‘… [R]ising wage and interest costs ultimately mean that the profits expected by capitalists when the boom began are not realized. The increased share of output going to workers and bankers leaves less than capitalists had expected as profits. Investment falls, the rate of growth of the economy falters, and the boom gives way to a slump. The slump reverses the dynamic that the boom set in motion, but doesn’t quite reverse the impact of the boom on private debt… The recovery from the crisis thus leaves a residue of unpaid debt. The profit share of output ultimately returns to a level that once again sets off another period of euphoric expectations and high debt-financed investment, but this starts from a higher level of debt relative to GDP than before. With a higher level of debt, the larger share of income leaves a lower share for workers. So the workers pay the price for the higher debt in terms of a lower wages share of GDP…’ ( pp 87-8).
So, the class conflict in his analysis is between workers and bankers. But the loss to workers is built into his model because it assumes a constant share of profits in GDP. Since the bankers’ income (interest) has to come out of profits, the more interest capitalist firms pay on loans the less the capitalists retain as profits. It would perhaps have been more realistic to have assumed a constant share of wages in GDP. That would bring out that what would change throughout the business cycle would be the shares of the capitalists and the bankers, which would be irrelevant to workers as it doesn’t matter to them how that is allocated between them, especially as both interest and profits are just a division of the surplus value produced by the workers.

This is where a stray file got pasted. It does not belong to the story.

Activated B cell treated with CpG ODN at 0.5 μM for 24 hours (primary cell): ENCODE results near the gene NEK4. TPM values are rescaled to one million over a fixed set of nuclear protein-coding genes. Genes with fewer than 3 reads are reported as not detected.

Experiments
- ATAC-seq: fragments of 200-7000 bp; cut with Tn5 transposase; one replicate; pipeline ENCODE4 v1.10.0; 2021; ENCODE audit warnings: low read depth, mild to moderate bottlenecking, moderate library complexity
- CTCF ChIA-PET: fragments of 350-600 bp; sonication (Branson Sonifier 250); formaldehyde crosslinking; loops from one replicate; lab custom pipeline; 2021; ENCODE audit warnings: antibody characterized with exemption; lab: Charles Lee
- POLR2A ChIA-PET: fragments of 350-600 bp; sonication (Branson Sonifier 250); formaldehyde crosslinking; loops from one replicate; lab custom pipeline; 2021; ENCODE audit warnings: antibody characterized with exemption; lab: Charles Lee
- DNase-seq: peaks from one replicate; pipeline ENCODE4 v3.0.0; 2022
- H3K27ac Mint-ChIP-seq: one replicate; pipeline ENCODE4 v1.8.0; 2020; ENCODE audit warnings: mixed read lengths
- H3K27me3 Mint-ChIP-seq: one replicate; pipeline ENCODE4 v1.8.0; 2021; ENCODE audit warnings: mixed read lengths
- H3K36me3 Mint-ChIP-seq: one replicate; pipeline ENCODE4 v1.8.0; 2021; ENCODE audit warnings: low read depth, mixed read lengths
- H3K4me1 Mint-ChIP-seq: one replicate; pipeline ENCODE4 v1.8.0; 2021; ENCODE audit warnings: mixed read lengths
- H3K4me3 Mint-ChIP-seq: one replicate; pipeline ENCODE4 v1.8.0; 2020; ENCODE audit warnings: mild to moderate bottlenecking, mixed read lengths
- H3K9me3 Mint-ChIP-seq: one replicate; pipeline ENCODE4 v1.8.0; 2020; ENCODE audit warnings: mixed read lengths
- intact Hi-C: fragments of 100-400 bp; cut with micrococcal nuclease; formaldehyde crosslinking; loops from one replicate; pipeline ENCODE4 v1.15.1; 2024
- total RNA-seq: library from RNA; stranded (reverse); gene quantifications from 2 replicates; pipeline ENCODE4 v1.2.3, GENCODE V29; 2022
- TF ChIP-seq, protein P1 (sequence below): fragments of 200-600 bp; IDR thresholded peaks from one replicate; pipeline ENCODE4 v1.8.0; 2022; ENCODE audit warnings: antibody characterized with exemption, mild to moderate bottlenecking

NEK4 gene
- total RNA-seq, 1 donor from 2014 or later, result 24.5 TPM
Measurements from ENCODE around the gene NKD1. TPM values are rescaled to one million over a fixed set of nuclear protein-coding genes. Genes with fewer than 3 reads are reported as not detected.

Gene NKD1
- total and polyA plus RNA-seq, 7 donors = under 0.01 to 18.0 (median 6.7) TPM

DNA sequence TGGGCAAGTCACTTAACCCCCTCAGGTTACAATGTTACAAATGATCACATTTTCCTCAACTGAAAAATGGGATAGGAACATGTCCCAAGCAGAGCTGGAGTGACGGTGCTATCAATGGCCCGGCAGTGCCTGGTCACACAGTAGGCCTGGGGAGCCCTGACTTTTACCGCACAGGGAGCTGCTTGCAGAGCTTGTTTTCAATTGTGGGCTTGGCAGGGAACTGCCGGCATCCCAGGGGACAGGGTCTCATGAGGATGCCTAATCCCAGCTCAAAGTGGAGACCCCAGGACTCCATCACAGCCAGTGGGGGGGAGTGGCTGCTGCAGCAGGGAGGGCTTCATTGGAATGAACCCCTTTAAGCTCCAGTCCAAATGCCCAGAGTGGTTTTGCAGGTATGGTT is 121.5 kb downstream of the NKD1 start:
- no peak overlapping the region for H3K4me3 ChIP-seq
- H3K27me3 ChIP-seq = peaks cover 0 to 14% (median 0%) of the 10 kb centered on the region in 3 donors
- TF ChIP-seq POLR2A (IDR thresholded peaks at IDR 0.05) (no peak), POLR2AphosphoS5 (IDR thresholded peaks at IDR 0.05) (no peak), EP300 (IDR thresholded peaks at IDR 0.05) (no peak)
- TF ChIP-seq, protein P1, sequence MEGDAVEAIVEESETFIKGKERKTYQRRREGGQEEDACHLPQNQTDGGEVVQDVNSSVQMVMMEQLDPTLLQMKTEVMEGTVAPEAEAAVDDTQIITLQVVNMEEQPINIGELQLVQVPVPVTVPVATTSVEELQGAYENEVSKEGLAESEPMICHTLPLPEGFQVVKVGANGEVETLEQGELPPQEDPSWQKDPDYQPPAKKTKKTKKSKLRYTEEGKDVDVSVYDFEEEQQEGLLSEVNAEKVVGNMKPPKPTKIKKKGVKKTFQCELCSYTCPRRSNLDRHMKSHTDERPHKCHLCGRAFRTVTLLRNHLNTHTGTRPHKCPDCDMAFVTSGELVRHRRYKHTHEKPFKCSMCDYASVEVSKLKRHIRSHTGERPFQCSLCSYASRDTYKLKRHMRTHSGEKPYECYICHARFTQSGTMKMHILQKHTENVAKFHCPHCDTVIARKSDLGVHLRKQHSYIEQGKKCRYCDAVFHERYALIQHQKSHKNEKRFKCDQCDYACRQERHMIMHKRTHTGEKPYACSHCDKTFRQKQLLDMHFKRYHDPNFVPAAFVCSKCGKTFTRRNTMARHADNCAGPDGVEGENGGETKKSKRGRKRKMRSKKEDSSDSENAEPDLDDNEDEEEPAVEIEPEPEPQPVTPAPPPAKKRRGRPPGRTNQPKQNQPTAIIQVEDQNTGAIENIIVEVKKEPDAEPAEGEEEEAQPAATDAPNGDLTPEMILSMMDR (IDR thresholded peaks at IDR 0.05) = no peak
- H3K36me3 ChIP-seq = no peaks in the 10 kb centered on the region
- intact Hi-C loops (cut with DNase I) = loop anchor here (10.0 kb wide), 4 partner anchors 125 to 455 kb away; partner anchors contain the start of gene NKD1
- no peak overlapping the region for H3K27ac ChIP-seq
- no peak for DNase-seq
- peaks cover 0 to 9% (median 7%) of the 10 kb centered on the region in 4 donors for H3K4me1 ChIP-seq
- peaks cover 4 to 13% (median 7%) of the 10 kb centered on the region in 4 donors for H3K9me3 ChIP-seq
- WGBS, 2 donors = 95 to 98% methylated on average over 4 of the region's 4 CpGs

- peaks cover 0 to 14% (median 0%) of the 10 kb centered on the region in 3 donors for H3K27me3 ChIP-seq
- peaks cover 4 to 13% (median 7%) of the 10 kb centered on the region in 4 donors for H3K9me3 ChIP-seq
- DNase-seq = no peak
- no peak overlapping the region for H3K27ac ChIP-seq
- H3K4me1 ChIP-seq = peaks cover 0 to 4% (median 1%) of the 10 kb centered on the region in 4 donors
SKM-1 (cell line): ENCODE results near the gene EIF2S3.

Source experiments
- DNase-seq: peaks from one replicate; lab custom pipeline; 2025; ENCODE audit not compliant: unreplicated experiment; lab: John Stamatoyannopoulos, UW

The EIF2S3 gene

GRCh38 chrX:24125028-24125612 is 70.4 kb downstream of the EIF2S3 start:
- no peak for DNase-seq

Keen’s model is a specious attempt to show that workers have an interest in reducing the income of bankers whereas doing that would benefit only the capitalists. He is in effect asking workers to take the side of the capitalists against the bankers. But why should they as both productive capitalists and bankers are just two sections of the same capitalist class?